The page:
Uncertain the journey of our people, our land

High on the hills, deep in the shade

When alone we walk refreshed becalmed

Tell me why O Land of mine

Why does unease disquiet my heart?

When all around I look to see

Why do I feel the ache of tears?

Our hills were our guardians in the past

Who will keep us from harm in days to come?

A down-coursing river is gathering force

A leaden-cloud mass is brooding ahead

But as it was then so tomorrow can be

If again for our homeland together we band

Breathe through us, O wind that blows

Once more that longing “to live for our land”

So once again the heavens will clear

And once again the stars we’ll see

The Star of Night becomes the Star of Light

And the Moon once more will rise for us

We share the same sun, same water and wind

In what way then are we different from others?

Sorrow, grief, laughter, joy

It is the same language we all speak

And as we toil to reach the summit

Those down below are human too

From furrows of paddy and beds of millet

A meal we’ll provide for the destitute Phreit

In numbers we’ll grow, become a discernible throng

With Justice and Truth enshrined in our midst

The sky will brighten to a peerless blue

Heralding the coming of a Golden Age

The Peacock will dance when the Sun returns1

And she will bathe in the Rupatylli2

O Rivers Rilang, Umiam and Kupli3

Sweet songs in you will move inspire

Land of Nine Roads, pathways of promise4

Where the Mole will strum, the Owl will dance5

In the Asorphi now forgotten gone6

Fires survive continue to burn

For the sake of our beloved Ri Khasi Ri Pnar7

O Lord to whom this world belongs

Together we’ll plough, thresh and build

Ascend from thatch to soaring peaks

From brink of waterfalls to verge of deep pools

In a place unknown I find myself

O Lum Shillong, Kyllang, Symper8

From you O Land could I ever take flight?

And when I reach the House of God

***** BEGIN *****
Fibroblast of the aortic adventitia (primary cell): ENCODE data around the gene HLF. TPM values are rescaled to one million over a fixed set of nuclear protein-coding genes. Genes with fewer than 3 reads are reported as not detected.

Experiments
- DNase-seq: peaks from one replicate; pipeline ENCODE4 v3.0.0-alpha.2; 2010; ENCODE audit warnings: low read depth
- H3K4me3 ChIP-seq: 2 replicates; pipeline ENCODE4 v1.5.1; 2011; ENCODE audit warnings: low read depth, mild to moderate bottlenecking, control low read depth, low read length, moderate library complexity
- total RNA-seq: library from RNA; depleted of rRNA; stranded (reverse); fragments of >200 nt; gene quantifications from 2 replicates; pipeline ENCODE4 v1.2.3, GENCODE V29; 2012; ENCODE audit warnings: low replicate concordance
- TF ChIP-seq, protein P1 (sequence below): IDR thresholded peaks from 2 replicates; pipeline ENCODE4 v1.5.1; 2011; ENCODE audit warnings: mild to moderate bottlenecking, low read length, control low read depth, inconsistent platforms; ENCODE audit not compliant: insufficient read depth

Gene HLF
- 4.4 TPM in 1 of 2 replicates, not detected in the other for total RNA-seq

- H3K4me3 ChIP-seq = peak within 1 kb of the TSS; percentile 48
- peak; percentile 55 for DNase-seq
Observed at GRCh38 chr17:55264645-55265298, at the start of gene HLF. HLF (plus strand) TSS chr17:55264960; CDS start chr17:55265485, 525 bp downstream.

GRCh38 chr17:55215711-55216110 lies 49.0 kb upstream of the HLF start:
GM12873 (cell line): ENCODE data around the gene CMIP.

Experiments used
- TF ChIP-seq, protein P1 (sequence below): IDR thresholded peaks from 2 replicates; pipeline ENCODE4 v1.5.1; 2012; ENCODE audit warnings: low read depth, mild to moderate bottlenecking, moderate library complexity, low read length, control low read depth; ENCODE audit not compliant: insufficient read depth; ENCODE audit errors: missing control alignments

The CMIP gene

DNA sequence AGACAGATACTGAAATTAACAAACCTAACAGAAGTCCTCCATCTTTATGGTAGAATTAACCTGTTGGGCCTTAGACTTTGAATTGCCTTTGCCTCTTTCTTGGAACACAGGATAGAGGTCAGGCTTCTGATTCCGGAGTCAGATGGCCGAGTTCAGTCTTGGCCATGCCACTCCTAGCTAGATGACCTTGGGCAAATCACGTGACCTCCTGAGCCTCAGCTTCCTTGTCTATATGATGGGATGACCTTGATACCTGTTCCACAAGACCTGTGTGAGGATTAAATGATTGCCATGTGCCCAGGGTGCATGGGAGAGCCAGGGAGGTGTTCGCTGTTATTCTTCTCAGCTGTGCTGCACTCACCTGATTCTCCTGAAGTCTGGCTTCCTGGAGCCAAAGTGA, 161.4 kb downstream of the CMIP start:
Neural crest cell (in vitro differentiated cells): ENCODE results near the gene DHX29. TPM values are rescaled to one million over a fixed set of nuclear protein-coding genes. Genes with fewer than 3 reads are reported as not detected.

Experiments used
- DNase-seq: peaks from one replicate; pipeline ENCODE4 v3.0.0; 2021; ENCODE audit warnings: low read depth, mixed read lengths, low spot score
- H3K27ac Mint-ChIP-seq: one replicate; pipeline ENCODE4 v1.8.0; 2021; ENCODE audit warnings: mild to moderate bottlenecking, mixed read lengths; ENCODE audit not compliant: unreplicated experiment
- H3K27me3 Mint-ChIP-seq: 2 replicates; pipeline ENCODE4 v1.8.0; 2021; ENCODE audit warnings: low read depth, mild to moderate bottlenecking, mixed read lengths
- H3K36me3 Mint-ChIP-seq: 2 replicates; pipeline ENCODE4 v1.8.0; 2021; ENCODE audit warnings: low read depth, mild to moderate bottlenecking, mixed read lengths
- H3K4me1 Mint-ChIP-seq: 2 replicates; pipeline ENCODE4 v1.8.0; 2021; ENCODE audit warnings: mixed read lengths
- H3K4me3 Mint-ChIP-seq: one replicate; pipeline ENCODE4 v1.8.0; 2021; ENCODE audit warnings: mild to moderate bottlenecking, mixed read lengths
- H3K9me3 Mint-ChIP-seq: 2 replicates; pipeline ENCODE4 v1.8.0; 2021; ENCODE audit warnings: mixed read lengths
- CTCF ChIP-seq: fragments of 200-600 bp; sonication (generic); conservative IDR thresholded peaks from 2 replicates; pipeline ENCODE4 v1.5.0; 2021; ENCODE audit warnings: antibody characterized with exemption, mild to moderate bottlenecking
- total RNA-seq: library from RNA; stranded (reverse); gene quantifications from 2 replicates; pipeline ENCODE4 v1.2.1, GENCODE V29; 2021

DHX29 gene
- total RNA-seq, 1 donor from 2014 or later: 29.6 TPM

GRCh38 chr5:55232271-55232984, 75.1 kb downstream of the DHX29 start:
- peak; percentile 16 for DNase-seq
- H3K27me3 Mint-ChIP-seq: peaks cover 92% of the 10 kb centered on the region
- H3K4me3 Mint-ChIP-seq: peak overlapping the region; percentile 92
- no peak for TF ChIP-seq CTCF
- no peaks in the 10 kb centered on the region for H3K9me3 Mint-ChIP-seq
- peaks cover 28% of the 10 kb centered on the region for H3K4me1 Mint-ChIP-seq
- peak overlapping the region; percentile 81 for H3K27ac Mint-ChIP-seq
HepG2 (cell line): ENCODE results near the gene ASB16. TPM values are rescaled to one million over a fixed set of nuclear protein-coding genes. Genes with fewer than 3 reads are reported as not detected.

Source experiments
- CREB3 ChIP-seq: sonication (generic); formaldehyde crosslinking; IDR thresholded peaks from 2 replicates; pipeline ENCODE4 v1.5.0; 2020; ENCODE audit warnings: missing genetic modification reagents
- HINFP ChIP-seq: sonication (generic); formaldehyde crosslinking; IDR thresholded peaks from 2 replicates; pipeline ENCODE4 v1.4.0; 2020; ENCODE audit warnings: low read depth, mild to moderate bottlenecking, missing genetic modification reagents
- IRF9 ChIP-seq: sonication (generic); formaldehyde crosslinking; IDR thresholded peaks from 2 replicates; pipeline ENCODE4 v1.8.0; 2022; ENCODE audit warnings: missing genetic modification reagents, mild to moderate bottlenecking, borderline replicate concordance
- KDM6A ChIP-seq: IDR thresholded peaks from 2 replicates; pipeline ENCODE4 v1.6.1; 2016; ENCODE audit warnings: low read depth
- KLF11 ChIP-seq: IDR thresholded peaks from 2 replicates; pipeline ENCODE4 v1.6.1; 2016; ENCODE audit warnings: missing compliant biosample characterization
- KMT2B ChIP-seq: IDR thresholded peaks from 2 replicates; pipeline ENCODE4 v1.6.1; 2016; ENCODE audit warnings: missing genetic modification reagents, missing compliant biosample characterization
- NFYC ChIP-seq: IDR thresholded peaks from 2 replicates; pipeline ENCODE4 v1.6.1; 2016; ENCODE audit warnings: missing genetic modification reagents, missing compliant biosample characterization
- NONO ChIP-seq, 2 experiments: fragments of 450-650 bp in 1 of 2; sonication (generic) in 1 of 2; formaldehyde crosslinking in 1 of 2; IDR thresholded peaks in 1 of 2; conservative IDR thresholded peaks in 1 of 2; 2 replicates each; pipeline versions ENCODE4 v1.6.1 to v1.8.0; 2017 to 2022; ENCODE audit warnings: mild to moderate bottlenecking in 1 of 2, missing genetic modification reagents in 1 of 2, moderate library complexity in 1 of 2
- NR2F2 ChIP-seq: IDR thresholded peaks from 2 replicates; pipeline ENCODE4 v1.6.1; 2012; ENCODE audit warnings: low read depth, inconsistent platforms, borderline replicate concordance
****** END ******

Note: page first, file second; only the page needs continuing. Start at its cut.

Of them I will ask—hangno i Mei?9

Listen to an audio recording of the poem at

1 A Khasi tale explaining the eyes on the tail of the Peacock who once upon a time lived in the sky with his wife the Sun. But one day as he looked down on the earth below he saw a golden-haired maiden with whom he instantly fell in love. He flew down only to discover that he had been captivated by a field of golden mustard. The foolish peacock was left heartbroken and realised he was doomed to live on earth forever. From that time onwards each morning the peacock danced at sunrise to greet his wife whose tears would fall on his outspread tail and became the eyes on the peacock’s tail.

2 The Surma, now in Bangladesh. Here it is compared to a necklace of solid silver.

3 Rivers in the Khasi and Jaiñtia Hills.

4 The Khasi word “lad” means both path, or road, as well as opportunity. As translating the phrase “Khyndai lad” as “Nine Roads” would not reflect the latter I added “pathways of promise” in order to better convey the full meaning of the original word.

5 Both the Mole and the Owl participate in a dance described in the legend of the Sacred Cave where the Sun hid her light to punish living creatures for casting doubt on her relationship with her brother the Moon.

6 Precious, treasured, related to the Persian word Asharfi, a gold coin issued by Persian Kings and the Mughals.

7Ri” here means land or homeland so “Ri Khasi Ri Pnar means the land or homeland of the Khasis and the Pnar. Interestingly “ri also means to take care, to tend carefully, to preserve.

8 Shillong Peak. Kyllang and Symper, see p. 47, n. 11.

9 Where is [my] mother (i Mei)? Though the poet does not use the pronoun “my”, the honorific “i” before “Mei (Mother) immediately indicates to the Khasi reader that the speaker is referring to his mother (as explained at the beginning of this section, the use of “i before “Mei conveys the reverential love Khasi daughters and sons feel for their mother).